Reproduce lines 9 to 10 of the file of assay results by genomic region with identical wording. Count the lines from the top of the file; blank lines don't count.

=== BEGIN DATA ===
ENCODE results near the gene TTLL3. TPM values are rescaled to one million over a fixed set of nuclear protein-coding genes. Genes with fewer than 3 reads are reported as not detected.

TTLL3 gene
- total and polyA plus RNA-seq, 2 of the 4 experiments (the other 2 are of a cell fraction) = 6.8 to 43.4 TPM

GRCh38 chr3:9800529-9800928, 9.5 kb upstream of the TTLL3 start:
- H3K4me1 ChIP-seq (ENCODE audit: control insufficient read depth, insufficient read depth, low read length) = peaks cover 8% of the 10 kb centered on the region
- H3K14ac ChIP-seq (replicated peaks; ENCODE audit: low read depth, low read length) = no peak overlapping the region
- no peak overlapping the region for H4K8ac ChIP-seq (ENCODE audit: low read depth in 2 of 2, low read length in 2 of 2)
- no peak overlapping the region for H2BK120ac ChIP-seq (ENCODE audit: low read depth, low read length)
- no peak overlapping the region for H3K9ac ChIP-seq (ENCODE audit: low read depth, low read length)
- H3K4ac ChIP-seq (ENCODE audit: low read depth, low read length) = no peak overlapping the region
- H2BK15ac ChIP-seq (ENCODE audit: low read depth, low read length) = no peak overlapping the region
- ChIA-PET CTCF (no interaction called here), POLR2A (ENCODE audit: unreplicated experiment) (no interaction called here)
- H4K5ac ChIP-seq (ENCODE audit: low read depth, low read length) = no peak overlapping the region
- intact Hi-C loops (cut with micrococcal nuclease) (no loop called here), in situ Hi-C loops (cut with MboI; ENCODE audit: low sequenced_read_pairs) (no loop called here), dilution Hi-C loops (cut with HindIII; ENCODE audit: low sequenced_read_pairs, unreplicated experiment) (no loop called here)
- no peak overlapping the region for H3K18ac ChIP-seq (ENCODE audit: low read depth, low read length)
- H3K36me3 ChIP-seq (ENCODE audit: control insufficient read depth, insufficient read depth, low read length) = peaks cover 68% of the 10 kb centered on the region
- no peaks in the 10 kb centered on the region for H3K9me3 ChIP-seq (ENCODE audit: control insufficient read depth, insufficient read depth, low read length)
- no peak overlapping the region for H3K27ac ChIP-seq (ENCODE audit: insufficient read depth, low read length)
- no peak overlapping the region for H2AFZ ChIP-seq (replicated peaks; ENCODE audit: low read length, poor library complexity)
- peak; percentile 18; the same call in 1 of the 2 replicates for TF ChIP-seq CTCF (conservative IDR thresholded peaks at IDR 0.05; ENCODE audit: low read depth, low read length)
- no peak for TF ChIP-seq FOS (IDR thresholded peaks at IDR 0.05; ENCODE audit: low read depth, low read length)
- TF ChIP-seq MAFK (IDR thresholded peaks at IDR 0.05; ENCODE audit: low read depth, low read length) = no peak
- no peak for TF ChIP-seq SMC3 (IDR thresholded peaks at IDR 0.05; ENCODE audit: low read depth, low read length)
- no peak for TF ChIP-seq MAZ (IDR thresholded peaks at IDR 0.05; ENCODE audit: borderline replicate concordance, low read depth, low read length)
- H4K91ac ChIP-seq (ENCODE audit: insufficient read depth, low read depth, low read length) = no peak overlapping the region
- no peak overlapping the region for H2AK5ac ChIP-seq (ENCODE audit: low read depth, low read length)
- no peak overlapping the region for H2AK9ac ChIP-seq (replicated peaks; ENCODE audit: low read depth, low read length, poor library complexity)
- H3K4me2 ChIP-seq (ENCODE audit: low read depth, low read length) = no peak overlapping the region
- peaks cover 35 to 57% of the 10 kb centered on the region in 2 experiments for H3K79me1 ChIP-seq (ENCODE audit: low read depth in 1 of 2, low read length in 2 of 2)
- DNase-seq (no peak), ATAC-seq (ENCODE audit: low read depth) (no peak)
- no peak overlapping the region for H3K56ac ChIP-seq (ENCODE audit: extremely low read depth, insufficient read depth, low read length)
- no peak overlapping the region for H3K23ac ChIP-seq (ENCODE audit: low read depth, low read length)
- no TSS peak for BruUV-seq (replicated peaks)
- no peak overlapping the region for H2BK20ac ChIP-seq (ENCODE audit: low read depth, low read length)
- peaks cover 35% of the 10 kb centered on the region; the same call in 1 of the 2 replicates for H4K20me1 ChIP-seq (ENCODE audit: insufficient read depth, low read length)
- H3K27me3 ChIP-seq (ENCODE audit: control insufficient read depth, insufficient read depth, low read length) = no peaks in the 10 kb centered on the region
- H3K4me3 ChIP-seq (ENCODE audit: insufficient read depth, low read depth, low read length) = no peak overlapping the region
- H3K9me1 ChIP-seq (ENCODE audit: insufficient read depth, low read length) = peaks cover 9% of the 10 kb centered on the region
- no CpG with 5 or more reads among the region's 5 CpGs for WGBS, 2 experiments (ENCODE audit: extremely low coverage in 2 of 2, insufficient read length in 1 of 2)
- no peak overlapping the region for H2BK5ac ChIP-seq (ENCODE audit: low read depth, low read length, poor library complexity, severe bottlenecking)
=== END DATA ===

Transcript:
- no peak overlapping the region for H3K9ac ChIP-seq (ENCODE audit: low read depth, low read length)
- H3K4ac ChIP-seq (ENCODE audit: low read depth, low read length) = no peak overlapping the region